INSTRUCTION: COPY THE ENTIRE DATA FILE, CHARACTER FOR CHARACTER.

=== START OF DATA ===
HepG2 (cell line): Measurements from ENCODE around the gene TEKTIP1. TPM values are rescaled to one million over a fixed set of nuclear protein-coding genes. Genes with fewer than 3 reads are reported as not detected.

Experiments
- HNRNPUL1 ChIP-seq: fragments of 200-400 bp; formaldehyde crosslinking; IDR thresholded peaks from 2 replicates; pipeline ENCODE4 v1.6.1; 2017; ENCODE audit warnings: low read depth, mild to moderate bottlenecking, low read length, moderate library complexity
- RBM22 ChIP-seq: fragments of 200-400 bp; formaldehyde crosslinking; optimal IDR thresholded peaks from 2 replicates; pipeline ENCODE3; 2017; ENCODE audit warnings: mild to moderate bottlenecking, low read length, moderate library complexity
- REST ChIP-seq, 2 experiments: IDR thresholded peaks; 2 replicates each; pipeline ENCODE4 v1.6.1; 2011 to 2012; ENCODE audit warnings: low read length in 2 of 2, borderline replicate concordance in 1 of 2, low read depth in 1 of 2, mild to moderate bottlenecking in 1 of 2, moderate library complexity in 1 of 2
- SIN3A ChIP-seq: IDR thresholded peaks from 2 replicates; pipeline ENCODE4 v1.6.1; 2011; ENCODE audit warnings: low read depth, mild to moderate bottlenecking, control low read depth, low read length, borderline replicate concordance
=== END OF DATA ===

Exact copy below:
HepG2 (cell line): Measurements from ENCODE around the gene TEKTIP1. TPM values are rescaled to one million over a fixed set of nuclear protein-coding genes. Genes with fewer than 3 reads are reported as not detected.

Experiments
- HNRNPUL1 ChIP-seq: fragments of 200-400 bp; formaldehyde crosslinking; IDR thresholded peaks from 2 replicates; pipeline ENCODE4 v1.6.1; 2017; ENCODE audit warnings: low read depth, mild to moderate bottlenecking, low read length, moderate library complexity
- RBM22 ChIP-seq: fragments of 200-400 bp; formaldehyde crosslinking; optimal IDR thresholded peaks from 2 replicates; pipeline ENCODE3; 2017; ENCODE audit warnings: mild to moderate bottlenecking, low read length, moderate library complexity
- REST ChIP-seq, 2 experiments: IDR thresholded peaks; 2 replicates each; pipeline ENCODE4 v1.6.1; 2011 to 2012; ENCODE audit warnings: low read length in 2 of 2, borderline replicate concordance in 1 of 2, low read depth in 1 of 2, mild to moderate bottlenecking in 1 of 2, moderate library complexity in 1 of 2
- SIN3A ChIP-seq: IDR thresholded peaks from 2 replicates; pipeline ENCODE4 v1.6.1; 2011; ENCODE audit warnings: low read depth, mild to moderate bottlenecking, control low read depth, low read length, borderline replicate concordance